According to a YouGov poll, the number of people who think the PM has got “the balance about right” outnumbers the combined total of those who think he is relaxing the rules too slowly and those who think he is relaxing too fast (a bigger group).According to a YouGov poll, the number of people who think the PM has got “the balance about right” outnumbers the combined total of those who think he is relaxing the rules too slowly and those who think he is relaxing too fast (a bigger group).
This is from the YouGov write-up of the findings.This is from the YouGov write-up of the findings.
And Savanta ComRes has a snap poll suggesting a majority of voters are satisfied with the PM’s roadmap.And Savanta ComRes has a snap poll suggesting a majority of voters are satisfied with the PM’s roadmap.
The poll also suggests 31% of voters think the plan is “about right”. There are more people who think it is either “cautious” (30%) or “very cautious” (15%), but respondents may have regarded these as good qualities. Only 19% said they regarded the plans as reckless.The poll also suggests 31% of voters think the plan is “about right”. There are more people who think it is either “cautious” (30%) or “very cautious” (15%), but respondents may have regarded these as good qualities. Only 19% said they regarded the plans as reckless.
Here is the agenda for the day.Here is the agenda for the day.
9.30am: The ONS publishes its weekly death figures for England and Wales.9.30am: The ONS publishes its weekly death figures for England and Wales.
9.30am: The DWP publishes its quarterly universal credit figures.9.30am: The DWP publishes its quarterly universal credit figures.
10.45am: George Eustice, the environment secretary, speaks at the National Farmers Union conference. Sir Keir Starmer is speaking at the same event at 12.30pm, and Liz Truss, the international trade secretary, is on at 2pm.10.45am: George Eustice, the environment secretary, speaks at the National Farmers Union conference. Sir Keir Starmer is speaking at the same event at 12.30pm, and Liz Truss, the international trade secretary, is on at 2pm.
11.30am: Matt Hancock, the health secretary, takes questions in the Commons.11.30am: Matt Hancock, the health secretary, takes questions in the Commons.
12pm: Downing Street holds its daily lobby briefing.12pm: Downing Street holds its daily lobby briefing.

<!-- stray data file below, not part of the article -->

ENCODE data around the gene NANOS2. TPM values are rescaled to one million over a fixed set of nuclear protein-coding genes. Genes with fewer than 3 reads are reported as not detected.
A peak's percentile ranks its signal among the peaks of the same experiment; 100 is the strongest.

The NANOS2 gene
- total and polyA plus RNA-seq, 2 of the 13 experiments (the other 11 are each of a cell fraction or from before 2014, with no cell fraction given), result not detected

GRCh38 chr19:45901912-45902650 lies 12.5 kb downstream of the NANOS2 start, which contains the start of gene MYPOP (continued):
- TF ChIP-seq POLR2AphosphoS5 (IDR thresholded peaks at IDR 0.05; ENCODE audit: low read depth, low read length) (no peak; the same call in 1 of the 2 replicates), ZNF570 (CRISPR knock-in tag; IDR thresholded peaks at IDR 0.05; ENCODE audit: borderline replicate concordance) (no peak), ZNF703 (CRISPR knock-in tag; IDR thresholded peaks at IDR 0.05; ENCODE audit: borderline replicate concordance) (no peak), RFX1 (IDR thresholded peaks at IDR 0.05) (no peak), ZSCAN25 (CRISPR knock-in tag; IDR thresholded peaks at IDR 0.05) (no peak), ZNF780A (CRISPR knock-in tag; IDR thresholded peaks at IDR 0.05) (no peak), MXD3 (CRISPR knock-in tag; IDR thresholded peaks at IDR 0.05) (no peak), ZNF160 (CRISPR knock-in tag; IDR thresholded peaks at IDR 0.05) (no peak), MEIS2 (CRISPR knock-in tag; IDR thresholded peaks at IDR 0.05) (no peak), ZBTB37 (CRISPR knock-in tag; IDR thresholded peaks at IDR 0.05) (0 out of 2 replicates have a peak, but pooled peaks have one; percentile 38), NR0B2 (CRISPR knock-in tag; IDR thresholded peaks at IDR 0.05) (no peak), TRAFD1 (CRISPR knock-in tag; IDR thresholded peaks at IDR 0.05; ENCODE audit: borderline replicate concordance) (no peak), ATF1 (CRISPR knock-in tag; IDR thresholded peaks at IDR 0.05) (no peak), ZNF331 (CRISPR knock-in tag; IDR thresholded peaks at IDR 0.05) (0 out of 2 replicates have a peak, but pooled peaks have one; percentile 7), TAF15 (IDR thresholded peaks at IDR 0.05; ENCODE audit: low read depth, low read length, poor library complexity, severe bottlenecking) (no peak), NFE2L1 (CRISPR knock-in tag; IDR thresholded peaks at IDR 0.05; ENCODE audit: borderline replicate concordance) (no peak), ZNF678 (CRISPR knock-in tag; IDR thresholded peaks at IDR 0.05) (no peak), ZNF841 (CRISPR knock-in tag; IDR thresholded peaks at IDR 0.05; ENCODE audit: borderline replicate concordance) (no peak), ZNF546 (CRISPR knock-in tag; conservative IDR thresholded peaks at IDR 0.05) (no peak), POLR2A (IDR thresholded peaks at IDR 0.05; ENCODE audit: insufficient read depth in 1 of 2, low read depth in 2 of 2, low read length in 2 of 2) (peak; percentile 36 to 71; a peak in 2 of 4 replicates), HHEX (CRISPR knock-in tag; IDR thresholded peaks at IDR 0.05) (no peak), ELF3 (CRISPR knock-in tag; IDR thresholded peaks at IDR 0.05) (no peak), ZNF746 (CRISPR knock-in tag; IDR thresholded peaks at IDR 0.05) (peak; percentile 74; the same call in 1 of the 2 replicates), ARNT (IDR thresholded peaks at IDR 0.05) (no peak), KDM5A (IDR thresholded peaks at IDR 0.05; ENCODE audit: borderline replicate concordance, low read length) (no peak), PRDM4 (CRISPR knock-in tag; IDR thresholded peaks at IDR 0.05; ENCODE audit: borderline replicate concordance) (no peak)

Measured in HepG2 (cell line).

After 2pm: Nicola Sturgeon, Scotland’s first minister, makes a statement to the Scottish parliament about Scotland’s plan for lifting lockdown.After 2pm: Nicola Sturgeon, Scotland’s first minister, makes a statement to the Scottish parliament about Scotland’s plan for lifting lockdown.
Politics Live is now doubling up as the UK coronavirus live blog and, given the way the Covid crisis eclipses everything, this will continue for the foreseeable future. But we will be covering non-Covid political stories too, and when they seem more important or more interesting, they will take precedence.Politics Live is now doubling up as the UK coronavirus live blog and, given the way the Covid crisis eclipses everything, this will continue for the foreseeable future. But we will be covering non-Covid political stories too, and when they seem more important or more interesting, they will take precedence.
Here is our global coronavirus live blog.Here is our global coronavirus live blog.
I try to monitor the comments below the line (BTL) but it is impossible to read them all. If you have a direct question, do include “Andrew” in it somewhere and I’m more likely to find it. I do try to answer questions, and if they are of general interest, I will post the question and reply above the line (ATL), although I can’t promise to do this for everyone.I try to monitor the comments below the line (BTL) but it is impossible to read them all. If you have a direct question, do include “Andrew” in it somewhere and I’m more likely to find it. I do try to answer questions, and if they are of general interest, I will post the question and reply above the line (ATL), although I can’t promise to do this for everyone.
If you want to attract my attention quickly, it is probably better to use Twitter. I’m on @AndrewSparrow.If you want to attract my attention quickly, it is probably better to use Twitter. I’m on @AndrewSparrow.